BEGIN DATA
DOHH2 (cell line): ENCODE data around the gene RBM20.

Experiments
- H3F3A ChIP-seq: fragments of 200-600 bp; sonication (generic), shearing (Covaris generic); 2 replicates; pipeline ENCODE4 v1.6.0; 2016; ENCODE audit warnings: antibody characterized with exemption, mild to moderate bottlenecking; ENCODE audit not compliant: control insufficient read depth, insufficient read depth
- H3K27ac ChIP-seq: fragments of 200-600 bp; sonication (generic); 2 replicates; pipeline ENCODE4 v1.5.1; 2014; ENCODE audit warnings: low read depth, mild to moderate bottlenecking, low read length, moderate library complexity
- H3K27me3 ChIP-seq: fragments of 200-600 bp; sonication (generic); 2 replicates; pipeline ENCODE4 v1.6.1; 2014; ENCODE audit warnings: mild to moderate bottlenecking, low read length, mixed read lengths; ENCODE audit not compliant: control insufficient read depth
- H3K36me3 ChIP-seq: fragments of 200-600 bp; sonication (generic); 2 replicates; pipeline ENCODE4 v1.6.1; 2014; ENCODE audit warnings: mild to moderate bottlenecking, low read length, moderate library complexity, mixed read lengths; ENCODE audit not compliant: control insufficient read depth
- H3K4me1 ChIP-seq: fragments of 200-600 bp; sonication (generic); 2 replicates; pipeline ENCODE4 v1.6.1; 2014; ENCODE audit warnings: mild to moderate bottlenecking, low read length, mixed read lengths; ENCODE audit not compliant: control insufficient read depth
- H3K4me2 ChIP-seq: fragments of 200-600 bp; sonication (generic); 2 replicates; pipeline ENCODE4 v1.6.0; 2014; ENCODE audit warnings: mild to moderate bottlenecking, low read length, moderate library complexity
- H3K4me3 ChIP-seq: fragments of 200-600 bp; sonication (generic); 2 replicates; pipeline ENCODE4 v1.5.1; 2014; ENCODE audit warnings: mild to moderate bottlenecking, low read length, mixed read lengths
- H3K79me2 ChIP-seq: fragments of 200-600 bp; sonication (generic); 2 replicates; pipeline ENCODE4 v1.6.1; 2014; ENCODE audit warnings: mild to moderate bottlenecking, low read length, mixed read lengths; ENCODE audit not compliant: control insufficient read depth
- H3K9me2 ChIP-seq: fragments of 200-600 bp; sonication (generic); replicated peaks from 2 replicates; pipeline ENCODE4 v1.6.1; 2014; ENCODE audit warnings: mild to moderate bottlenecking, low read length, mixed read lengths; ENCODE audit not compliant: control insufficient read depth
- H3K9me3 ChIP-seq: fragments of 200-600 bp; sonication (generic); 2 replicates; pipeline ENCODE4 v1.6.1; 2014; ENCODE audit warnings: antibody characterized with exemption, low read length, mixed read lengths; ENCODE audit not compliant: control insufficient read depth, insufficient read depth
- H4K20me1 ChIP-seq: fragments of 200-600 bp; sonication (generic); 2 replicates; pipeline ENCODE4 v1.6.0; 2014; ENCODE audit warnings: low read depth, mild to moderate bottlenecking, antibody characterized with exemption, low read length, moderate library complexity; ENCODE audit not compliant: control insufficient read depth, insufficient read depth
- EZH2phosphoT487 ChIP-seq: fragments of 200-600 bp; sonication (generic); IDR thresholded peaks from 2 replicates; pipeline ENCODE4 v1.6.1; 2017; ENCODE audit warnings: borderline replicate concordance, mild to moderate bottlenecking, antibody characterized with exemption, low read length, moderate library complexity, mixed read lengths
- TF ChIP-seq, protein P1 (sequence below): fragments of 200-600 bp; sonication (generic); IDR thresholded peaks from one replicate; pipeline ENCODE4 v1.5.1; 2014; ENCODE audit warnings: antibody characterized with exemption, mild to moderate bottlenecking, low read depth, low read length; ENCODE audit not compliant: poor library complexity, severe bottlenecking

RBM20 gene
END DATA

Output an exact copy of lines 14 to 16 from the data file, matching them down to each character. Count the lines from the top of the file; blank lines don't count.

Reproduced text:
- EZH2phosphoT487 ChIP-seq: fragments of 200-600 bp; sonication (generic); IDR thresholded peaks from 2 replicates; pipeline ENCODE4 v1.6.1; 2017; ENCODE audit warnings: borderline replicate concordance, mild to moderate bottlenecking, antibody characterized with exemption, low read length, moderate library complexity, mixed read lengths
- TF ChIP-seq, protein P1 (sequence below): fragments of 200-600 bp; sonication (generic); IDR thresholded peaks from one replicate; pipeline ENCODE4 v1.5.1; 2014; ENCODE audit warnings: antibody characterized with exemption, mild to moderate bottlenecking, low read depth, low read length; ENCODE audit not compliant: poor library complexity, severe bottlenecking

RBM20 gene